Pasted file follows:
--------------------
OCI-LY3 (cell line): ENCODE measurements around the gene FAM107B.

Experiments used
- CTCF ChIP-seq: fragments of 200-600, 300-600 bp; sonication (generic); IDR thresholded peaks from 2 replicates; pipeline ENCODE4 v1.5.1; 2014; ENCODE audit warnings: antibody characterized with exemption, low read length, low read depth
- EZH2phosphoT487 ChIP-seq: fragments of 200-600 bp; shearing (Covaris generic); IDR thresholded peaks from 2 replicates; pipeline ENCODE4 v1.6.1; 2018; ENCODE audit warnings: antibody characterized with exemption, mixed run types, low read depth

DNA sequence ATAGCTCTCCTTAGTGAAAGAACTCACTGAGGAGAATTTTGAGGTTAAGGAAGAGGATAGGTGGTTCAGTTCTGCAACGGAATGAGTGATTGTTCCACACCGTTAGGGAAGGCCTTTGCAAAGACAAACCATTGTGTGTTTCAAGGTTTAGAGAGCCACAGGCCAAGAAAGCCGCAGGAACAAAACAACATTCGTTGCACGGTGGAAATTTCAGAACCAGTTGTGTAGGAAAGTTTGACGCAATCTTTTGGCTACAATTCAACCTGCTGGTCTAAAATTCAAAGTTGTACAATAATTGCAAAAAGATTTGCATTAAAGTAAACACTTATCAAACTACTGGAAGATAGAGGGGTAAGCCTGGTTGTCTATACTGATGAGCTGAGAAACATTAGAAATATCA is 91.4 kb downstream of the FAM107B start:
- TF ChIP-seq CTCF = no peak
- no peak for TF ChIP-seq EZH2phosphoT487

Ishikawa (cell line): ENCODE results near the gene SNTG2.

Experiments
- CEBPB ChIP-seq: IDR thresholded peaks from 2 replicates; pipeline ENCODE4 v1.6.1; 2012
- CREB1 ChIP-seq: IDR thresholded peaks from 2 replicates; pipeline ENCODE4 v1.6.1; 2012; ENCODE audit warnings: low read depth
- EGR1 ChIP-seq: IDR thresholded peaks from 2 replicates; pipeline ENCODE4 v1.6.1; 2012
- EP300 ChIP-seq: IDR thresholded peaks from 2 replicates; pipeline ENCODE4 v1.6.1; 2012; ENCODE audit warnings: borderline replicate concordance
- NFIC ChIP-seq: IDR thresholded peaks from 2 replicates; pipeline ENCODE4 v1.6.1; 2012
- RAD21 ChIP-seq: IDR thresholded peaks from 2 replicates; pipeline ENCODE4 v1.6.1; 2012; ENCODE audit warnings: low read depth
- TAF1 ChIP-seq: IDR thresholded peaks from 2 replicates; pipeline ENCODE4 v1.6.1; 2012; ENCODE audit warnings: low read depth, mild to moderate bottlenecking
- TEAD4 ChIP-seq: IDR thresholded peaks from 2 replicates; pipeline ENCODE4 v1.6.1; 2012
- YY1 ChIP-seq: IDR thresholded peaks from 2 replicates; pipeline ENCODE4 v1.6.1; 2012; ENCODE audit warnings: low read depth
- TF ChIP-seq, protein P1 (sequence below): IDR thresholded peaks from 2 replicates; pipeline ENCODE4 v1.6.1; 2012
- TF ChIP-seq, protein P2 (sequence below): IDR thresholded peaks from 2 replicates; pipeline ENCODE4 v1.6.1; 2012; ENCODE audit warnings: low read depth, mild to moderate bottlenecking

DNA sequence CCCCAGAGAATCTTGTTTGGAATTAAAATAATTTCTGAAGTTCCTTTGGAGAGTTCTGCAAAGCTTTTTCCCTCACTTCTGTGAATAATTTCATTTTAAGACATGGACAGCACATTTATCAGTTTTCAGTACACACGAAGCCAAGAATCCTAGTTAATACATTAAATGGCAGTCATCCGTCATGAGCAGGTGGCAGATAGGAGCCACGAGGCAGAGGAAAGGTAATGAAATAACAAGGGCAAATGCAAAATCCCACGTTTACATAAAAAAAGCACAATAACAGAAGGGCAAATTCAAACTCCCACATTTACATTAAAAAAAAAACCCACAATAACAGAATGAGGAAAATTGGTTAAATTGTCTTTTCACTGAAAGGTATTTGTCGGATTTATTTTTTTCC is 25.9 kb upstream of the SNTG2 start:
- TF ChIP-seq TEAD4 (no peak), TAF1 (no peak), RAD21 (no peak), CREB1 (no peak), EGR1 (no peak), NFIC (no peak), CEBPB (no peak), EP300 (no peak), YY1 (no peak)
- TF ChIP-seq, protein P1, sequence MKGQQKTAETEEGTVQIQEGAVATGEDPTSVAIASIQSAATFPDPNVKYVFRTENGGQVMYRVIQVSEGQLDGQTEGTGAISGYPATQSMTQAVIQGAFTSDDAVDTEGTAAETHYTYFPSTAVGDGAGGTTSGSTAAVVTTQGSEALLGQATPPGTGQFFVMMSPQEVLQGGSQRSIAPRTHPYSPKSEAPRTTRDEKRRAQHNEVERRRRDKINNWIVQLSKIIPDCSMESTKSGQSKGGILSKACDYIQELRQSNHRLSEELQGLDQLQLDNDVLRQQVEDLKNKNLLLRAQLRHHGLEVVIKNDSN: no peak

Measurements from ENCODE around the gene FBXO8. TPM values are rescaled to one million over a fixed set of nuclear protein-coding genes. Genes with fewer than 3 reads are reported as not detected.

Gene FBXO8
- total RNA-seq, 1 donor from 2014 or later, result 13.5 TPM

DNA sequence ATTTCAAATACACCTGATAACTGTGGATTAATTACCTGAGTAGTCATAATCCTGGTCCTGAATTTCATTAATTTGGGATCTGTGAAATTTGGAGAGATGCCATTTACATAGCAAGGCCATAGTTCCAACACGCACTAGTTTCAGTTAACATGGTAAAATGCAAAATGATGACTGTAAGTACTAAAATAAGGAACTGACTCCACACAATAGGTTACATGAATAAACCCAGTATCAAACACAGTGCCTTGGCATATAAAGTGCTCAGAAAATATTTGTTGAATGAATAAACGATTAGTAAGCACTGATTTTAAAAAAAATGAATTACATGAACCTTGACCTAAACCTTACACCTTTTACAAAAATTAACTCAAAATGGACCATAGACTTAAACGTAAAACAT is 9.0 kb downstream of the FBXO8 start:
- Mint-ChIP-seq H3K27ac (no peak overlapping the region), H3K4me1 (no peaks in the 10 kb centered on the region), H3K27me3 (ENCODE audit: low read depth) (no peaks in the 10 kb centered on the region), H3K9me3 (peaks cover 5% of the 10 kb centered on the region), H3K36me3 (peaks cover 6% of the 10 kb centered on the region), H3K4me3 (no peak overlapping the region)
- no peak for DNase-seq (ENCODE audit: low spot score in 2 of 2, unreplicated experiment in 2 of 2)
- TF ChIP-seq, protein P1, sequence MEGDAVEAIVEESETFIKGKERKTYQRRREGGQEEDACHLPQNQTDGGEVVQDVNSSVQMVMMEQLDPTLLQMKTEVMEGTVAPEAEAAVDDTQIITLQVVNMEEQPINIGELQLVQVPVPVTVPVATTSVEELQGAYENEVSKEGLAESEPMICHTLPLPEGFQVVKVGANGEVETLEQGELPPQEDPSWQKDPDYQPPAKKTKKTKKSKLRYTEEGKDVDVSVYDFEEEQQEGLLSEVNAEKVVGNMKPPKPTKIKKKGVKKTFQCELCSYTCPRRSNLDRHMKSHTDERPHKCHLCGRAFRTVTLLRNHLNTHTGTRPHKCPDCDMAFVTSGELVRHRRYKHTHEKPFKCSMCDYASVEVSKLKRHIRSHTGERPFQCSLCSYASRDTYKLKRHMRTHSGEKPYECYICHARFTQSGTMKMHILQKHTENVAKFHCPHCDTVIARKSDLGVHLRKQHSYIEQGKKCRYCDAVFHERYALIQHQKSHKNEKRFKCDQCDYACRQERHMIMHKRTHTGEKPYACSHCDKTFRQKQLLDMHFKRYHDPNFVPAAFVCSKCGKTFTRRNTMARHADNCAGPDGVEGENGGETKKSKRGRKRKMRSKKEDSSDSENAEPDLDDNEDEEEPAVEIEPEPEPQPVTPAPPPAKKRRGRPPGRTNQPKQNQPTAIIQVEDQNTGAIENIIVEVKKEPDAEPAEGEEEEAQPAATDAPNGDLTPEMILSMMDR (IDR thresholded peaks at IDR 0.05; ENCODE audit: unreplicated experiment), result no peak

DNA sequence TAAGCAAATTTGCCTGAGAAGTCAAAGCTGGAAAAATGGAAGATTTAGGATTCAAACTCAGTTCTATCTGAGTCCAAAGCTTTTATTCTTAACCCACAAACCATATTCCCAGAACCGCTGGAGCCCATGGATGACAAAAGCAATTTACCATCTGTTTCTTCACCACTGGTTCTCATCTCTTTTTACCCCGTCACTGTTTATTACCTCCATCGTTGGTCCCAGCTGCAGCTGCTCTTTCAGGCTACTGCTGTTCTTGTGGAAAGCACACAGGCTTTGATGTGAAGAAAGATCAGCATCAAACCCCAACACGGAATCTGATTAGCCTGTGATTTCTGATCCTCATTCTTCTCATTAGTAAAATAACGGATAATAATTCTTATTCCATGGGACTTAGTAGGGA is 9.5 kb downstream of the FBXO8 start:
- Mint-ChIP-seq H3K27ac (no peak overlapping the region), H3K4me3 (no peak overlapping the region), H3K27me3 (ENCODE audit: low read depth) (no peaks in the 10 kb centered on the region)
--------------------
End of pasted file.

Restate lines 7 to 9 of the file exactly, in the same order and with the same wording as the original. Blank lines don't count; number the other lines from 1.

- no peak for TF ChIP-seq EZH2phosphoT487

Ishikawa (cell line): ENCODE results near the gene SNTG2.

Experiments